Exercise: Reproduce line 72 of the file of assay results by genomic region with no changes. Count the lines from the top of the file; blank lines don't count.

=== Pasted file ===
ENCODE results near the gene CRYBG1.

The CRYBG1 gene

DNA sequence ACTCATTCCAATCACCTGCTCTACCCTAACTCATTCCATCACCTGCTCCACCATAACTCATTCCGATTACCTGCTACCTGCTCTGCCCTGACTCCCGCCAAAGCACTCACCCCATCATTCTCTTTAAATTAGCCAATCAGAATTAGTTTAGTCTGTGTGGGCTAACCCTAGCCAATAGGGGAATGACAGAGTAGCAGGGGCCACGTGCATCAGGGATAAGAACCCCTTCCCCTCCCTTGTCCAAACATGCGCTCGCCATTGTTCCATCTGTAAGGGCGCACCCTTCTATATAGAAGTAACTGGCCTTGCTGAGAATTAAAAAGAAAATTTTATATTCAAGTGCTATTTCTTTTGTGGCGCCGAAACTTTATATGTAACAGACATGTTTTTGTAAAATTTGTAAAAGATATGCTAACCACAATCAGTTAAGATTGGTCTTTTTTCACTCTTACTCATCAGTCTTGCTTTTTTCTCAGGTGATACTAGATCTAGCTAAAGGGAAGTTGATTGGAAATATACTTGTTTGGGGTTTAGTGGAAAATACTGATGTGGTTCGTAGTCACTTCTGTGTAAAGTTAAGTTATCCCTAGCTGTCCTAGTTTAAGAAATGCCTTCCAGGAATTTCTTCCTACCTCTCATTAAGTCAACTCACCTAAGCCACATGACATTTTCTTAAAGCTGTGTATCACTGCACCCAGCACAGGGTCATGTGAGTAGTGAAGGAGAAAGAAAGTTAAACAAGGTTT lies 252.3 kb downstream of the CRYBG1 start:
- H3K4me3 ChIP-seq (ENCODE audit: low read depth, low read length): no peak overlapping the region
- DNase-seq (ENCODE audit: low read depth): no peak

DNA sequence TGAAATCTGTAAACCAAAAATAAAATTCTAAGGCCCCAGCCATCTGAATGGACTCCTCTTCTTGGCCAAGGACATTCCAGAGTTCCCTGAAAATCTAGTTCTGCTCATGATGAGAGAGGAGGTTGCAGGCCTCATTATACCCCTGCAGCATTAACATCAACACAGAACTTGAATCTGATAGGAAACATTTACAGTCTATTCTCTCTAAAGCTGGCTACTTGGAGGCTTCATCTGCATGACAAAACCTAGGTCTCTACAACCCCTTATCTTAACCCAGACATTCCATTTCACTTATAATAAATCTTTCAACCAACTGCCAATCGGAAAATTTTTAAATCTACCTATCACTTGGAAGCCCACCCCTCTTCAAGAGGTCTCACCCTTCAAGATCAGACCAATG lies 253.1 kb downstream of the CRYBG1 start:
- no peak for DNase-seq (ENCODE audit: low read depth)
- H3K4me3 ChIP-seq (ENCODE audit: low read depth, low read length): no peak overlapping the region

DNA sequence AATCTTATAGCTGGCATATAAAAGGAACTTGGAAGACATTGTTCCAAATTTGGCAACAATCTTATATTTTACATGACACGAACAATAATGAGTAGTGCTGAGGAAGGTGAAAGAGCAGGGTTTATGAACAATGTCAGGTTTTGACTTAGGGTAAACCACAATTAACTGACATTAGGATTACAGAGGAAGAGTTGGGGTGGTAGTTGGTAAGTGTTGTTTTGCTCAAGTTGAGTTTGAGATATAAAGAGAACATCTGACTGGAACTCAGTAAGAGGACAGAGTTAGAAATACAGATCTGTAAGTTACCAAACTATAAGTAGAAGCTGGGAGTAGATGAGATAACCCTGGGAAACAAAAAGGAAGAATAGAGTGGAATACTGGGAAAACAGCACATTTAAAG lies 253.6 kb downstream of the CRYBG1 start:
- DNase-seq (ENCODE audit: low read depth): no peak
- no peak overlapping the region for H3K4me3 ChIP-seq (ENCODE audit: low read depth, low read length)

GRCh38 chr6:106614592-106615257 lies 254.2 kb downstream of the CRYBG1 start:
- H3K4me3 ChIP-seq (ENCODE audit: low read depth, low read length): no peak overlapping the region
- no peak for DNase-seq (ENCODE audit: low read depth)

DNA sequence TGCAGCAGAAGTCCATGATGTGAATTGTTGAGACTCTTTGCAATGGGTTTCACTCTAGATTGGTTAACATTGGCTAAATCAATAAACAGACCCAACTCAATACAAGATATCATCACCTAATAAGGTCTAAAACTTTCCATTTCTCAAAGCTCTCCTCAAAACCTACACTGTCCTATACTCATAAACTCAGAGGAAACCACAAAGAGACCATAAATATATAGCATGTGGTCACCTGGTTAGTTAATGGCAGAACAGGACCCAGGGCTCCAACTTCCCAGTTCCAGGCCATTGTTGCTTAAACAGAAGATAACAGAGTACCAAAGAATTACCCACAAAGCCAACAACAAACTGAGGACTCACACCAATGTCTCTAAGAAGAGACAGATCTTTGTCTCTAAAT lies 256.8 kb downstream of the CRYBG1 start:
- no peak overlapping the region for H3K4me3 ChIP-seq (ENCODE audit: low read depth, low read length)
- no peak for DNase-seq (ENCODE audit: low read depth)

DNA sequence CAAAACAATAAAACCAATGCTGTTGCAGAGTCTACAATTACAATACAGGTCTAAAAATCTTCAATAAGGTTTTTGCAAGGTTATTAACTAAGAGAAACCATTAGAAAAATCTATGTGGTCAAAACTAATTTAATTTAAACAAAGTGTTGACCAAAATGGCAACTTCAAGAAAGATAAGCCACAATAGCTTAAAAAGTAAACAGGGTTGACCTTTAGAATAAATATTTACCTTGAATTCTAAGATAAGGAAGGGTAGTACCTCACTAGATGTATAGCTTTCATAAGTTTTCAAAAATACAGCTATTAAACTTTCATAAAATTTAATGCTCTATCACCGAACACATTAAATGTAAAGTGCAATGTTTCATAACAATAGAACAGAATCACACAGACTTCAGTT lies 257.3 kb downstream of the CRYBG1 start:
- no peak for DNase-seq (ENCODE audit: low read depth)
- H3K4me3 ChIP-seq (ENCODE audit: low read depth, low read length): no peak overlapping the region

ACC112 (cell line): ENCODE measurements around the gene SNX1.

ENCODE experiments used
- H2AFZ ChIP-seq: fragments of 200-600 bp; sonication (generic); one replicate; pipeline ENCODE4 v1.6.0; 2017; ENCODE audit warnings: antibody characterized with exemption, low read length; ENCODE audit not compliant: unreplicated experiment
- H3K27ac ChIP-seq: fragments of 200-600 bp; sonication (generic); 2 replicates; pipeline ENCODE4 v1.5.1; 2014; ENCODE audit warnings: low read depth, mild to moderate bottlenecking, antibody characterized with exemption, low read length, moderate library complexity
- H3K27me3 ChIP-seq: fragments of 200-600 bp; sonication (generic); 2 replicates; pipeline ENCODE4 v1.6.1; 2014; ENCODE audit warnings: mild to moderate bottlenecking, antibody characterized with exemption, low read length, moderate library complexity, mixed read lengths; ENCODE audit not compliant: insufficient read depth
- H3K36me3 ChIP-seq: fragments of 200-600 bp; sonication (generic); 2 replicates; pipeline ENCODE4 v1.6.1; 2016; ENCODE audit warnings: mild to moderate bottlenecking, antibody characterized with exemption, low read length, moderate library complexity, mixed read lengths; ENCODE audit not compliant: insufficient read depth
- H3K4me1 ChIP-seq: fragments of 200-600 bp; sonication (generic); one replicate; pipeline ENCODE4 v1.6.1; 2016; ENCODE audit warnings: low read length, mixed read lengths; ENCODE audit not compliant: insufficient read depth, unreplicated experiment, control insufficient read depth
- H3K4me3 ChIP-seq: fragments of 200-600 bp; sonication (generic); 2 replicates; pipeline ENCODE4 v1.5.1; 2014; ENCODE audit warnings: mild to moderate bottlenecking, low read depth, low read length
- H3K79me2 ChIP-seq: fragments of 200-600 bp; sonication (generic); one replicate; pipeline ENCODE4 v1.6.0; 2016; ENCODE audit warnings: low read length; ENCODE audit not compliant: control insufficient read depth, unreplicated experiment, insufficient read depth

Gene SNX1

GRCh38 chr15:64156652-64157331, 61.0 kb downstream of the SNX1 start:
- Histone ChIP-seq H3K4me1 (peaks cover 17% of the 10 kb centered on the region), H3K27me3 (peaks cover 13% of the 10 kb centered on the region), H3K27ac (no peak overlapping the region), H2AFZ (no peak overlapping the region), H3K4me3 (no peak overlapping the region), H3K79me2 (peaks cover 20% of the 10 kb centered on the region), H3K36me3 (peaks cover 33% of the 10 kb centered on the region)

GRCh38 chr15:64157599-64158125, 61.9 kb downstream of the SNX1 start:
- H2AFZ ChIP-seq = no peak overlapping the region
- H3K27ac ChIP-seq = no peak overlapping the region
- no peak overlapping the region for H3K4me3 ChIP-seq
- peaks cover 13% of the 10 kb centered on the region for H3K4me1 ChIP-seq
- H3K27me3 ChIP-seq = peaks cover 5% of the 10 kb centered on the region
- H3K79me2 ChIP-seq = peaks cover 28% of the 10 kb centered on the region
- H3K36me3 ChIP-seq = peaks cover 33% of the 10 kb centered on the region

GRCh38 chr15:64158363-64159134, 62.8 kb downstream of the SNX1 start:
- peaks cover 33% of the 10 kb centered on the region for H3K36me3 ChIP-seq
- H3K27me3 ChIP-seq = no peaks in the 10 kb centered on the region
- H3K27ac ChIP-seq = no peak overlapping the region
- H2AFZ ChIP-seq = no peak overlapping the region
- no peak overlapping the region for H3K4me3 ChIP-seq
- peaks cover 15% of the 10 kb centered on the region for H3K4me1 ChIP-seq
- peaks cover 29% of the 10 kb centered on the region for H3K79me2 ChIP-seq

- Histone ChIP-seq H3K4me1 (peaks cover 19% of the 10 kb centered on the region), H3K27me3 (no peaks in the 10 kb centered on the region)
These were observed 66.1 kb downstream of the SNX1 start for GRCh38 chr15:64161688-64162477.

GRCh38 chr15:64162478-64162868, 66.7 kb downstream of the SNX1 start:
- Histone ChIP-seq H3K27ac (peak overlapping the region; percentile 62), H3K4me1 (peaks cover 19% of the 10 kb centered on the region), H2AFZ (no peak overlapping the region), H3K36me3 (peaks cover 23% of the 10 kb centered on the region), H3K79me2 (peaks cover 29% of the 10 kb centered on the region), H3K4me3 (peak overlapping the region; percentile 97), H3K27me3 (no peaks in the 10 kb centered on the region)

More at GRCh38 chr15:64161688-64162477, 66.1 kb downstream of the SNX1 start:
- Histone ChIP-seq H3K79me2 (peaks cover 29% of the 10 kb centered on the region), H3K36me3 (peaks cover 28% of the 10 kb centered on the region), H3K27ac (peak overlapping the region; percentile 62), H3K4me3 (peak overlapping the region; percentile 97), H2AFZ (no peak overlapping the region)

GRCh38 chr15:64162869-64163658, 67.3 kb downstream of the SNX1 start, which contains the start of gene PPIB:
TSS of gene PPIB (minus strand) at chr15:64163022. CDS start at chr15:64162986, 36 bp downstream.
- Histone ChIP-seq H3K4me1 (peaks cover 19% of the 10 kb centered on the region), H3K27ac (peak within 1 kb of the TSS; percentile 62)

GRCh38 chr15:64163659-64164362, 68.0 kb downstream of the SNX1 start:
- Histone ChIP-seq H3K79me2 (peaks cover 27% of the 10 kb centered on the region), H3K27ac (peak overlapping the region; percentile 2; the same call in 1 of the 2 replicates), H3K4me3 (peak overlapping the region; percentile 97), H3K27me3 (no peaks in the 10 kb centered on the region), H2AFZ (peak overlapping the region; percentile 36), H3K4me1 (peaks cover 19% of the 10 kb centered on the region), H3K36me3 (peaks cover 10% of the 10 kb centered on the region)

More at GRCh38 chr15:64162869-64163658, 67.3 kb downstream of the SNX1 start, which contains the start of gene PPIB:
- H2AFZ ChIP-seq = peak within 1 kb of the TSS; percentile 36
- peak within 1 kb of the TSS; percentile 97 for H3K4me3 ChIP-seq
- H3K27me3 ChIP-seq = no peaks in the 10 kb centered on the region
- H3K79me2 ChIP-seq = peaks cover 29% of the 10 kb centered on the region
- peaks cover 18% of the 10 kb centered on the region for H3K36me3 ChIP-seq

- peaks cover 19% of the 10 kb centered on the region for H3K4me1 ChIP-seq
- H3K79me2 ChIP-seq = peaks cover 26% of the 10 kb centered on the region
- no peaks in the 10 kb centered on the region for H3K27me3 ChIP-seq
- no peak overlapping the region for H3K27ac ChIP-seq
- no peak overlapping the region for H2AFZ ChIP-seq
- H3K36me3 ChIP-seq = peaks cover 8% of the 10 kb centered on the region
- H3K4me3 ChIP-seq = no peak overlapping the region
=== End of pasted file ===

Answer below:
- H3K4me3 ChIP-seq = no peak overlapping the region